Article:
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Thursday, July 17, 2014

Nadine Gordimer

Nadine Gordimer in 1961
Photo: Alamy
(The Guardian: Nadine Gordimer, a Life in Pictures)
no copyright infringement intended

A NY Times alert came to my email a couple of days ago: the respected South African author and activist Nadine Gordimer passed away, at the age of ninety. As I was browsing the obituaries from some major media outlets (The Guardian, The Independent, The Telegraph, The Washington Post, BBC, Al Jazeera, to name but a few), I was thinking at the peculiar way my first encounter with her name took place.

Several years ago I was looking on the web to find references about a jeweler from Johannesburg (Kurt Jobst). Someone on a web forum had a bangle crafted by Jobst and wanted to know more about him, firstly if he was still alive or not. I offered my help, and the first reference that I found shocked me (as I knew nothing about the man): it was about his funeral in 1971. This reference was from a library catalog consecrated to the papers of Nadine Gordimer: an annotation quoting a sentence of her about Jobst, that he gave Jo'burg some style. A bit later I understood that this sentence was actually the title of a foreword written by Gordimer for a monograph consecrated to Kurt Jobst. But, at the very beginning, it was the only thing that I had found out about the jeweler, and also about the writer. I didn't know virtually anything about Nadine Gordimer, previously to that moment, as I didn't know anything about Kurt Jobst either.That sentence was telling me a lot about both of them. You could feel an author of great quality behind such a sentence, and also a person of great quality characterized by such words.

Later I discovered more about them. Nadine Gordimer (that would receive the Nobel for literature in 1991) and her husband Reinhold Cassirer (about whom I would read years later another superb phrase - not coined by Nadine Gordimer this time, but anyway :) - that he had been an eccentric art dealer in a class of his own) were regularly invited by Kurt Jobst who enjoyed treating his friends with sophisticated dishes cooked by himself. I had the chance to make acquaintance with someone who had been by that time in their circle of friends, and who gave me a great description of their dinners.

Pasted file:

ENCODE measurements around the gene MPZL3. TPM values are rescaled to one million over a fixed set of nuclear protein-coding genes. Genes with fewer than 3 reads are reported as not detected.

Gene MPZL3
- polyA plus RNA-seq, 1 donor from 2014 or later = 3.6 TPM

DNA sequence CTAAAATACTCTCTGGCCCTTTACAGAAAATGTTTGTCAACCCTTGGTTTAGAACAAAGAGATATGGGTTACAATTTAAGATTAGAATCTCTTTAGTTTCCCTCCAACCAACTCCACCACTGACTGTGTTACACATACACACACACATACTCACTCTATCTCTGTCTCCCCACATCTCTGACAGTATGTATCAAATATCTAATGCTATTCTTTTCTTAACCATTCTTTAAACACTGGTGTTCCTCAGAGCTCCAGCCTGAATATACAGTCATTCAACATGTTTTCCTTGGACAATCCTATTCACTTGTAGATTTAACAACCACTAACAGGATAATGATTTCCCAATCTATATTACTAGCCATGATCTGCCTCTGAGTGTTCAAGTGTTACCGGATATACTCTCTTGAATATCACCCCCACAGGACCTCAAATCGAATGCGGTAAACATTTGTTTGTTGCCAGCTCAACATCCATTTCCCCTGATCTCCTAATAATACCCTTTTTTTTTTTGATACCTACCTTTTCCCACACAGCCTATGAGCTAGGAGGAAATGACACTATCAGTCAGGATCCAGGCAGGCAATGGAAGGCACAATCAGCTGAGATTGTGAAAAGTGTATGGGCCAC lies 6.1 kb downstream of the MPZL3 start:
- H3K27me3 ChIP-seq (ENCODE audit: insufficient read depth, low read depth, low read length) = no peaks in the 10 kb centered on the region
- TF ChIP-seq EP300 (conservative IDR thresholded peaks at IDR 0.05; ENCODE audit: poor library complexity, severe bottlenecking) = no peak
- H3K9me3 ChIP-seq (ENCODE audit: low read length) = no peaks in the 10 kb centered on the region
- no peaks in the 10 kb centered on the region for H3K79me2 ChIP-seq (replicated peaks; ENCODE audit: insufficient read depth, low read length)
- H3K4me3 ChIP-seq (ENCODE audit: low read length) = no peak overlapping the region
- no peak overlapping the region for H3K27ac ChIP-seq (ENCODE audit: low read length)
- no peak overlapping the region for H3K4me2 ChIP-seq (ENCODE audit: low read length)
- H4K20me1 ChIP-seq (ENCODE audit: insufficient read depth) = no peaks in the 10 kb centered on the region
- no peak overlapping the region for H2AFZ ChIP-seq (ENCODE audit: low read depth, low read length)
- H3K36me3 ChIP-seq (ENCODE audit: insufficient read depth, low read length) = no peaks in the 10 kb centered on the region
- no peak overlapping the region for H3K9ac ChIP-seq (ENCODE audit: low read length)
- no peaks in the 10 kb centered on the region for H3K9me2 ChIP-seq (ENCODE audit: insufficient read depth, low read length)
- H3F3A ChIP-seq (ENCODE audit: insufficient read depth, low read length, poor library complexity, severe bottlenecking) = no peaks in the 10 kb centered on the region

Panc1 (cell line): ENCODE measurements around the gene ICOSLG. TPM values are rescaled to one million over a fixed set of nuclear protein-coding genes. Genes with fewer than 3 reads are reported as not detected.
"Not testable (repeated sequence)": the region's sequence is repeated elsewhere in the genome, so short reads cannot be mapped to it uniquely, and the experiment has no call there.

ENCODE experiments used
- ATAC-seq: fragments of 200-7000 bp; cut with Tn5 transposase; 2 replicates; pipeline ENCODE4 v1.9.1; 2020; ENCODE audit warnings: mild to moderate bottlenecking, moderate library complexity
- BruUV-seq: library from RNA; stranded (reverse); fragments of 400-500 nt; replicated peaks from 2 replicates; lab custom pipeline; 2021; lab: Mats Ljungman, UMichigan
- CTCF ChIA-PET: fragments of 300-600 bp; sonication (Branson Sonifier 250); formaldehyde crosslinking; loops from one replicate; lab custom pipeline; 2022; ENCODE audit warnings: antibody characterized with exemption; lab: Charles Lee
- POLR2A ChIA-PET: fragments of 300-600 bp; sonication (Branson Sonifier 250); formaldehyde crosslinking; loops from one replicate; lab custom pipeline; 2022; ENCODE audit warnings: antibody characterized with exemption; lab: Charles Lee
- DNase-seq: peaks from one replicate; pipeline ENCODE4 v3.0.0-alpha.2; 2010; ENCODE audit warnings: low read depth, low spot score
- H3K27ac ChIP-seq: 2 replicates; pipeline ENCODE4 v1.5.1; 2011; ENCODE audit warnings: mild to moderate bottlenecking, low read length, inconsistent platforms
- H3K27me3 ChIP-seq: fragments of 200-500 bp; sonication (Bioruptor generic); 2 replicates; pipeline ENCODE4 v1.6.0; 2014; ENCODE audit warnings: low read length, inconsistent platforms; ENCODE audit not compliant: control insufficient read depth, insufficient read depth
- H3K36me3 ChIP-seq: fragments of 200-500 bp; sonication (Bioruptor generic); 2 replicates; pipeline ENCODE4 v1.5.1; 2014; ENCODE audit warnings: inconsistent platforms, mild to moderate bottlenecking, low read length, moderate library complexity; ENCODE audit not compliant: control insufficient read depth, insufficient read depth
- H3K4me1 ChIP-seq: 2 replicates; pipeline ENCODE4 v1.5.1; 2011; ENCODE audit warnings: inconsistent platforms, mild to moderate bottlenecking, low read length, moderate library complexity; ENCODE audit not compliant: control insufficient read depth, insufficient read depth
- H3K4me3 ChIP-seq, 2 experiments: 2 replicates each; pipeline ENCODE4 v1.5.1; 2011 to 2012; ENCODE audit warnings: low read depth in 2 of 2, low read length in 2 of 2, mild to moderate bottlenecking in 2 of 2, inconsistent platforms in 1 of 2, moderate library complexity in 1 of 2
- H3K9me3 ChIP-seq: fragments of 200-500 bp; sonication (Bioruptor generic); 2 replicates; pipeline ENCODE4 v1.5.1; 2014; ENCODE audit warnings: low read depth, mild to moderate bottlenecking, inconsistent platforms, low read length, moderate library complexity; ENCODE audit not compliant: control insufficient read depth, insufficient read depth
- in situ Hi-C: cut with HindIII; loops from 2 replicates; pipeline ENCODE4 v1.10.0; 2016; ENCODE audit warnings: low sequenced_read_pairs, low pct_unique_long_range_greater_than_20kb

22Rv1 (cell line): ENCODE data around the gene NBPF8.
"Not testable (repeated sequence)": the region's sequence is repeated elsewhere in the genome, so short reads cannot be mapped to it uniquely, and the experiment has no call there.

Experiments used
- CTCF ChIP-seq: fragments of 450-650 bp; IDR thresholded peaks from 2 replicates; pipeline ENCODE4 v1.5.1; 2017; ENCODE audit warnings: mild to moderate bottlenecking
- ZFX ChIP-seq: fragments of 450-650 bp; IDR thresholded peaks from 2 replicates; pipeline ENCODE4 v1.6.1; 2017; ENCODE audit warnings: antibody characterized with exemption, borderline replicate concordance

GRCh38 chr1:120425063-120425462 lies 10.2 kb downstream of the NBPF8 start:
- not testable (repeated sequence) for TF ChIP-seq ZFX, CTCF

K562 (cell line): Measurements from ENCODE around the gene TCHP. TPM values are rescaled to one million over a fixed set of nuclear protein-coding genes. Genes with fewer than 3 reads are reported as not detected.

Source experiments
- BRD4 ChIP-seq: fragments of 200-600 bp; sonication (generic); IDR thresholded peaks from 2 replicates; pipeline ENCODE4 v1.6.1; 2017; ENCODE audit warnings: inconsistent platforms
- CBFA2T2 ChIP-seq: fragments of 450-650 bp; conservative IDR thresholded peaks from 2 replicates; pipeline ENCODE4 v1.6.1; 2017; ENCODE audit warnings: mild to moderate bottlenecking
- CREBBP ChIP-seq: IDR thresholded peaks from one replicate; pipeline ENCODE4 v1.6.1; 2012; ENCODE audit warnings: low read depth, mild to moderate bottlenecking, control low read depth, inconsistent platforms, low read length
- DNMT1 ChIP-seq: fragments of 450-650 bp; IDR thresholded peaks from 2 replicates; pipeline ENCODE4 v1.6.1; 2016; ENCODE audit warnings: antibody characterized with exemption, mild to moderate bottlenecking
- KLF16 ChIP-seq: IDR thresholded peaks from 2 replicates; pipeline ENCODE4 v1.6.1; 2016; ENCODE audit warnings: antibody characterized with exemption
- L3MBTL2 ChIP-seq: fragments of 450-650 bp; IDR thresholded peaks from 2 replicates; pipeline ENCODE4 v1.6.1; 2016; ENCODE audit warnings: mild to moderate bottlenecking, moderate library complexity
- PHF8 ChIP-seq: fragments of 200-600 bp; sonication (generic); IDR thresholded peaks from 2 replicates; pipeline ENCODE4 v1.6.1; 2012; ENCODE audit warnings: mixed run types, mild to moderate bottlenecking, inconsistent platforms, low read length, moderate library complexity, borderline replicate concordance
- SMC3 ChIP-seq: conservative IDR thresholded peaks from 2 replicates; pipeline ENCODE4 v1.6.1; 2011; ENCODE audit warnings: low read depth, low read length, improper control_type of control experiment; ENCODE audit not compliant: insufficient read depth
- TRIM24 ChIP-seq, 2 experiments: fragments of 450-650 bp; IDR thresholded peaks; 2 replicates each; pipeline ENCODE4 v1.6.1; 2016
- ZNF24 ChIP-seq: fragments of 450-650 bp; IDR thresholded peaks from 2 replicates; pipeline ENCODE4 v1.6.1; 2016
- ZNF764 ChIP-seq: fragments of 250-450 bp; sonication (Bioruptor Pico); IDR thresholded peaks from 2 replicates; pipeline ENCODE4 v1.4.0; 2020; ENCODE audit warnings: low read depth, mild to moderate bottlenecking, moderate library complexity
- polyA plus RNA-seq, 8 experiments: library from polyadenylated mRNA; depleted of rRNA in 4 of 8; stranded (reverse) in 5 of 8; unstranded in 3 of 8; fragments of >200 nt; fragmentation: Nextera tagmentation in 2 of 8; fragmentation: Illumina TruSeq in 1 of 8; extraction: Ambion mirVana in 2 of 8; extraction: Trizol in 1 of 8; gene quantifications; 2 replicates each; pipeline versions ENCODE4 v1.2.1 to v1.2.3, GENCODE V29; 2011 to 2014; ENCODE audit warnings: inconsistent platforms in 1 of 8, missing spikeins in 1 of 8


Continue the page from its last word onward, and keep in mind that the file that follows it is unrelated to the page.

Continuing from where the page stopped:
Naturally this gave me the impulse to read Gordimer's books, and I promised myself that I would  start doing it, only time is always one's greatest enemy when it comes to fulfill such promises. Any small urgent task puts a delay to one's enthusiastic plan and then delay comes over delay and that's it.

There are several books by Nadine Gordimer at the English Bookshop in Bucharest, and each time I'm going there I can see them on the shelves, and the story of Kurt Jobst, the man who gave Jo'burg some style, comes again in my mind. That story and all those people who one way or the other had a role in it - and their whole world - this circle of friends from Johannesburg, part of the tumultuous history of South Africa in those years. And I feel again the impulse to read her, and to open this way the gates toward the complex and contradictory South African universe.

Well, last time I was the English Bookshop I bought one of Gordimer's books: The Late Bourgeois World. I would come back, very soon (hopefully:).

(A Life in Books)



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